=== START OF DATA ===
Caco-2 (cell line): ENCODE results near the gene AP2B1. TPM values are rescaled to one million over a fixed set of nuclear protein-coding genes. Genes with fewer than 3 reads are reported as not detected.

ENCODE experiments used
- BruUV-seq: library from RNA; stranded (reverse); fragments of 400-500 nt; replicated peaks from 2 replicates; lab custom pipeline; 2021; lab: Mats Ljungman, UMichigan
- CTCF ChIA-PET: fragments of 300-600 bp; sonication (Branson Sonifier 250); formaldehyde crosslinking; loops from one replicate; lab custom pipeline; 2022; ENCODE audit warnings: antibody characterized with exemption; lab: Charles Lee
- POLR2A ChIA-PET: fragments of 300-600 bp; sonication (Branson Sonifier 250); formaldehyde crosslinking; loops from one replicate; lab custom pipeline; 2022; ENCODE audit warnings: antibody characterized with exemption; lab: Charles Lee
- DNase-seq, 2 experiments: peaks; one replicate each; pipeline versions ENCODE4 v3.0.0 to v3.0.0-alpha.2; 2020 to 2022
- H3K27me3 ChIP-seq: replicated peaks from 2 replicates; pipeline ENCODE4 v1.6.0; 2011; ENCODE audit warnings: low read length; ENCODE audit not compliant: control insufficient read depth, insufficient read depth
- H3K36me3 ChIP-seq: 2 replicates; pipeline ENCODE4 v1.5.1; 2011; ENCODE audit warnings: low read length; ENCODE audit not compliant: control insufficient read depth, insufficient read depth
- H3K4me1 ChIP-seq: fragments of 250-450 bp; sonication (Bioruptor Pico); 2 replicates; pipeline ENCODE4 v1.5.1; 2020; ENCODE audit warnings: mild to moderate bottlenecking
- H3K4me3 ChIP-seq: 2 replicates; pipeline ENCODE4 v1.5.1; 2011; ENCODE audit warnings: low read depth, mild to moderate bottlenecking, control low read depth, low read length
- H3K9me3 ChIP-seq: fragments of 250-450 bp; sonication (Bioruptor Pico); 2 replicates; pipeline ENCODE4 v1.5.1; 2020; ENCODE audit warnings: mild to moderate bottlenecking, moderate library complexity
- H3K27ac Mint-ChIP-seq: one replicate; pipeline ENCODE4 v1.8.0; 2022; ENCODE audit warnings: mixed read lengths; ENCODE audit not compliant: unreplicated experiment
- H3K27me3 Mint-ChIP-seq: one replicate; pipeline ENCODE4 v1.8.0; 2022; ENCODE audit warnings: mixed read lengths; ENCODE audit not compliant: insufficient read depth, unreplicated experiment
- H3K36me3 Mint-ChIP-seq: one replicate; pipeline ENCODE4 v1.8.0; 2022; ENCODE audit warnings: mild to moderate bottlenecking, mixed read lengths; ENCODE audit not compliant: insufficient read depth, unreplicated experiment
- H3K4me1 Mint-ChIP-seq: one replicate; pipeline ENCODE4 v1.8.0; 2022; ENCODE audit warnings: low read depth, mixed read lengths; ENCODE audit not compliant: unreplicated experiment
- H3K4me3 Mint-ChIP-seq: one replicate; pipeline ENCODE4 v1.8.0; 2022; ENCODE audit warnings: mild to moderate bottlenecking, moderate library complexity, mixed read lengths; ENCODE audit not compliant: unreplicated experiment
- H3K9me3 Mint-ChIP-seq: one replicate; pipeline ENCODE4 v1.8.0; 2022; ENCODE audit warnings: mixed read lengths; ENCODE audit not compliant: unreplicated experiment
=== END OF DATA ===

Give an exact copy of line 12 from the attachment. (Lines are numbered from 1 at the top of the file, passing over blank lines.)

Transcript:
- H3K27ac Mint-ChIP-seq: one replicate; pipeline ENCODE4 v1.8.0; 2022; ENCODE audit warnings: mixed read lengths; ENCODE audit not compliant: unreplicated experiment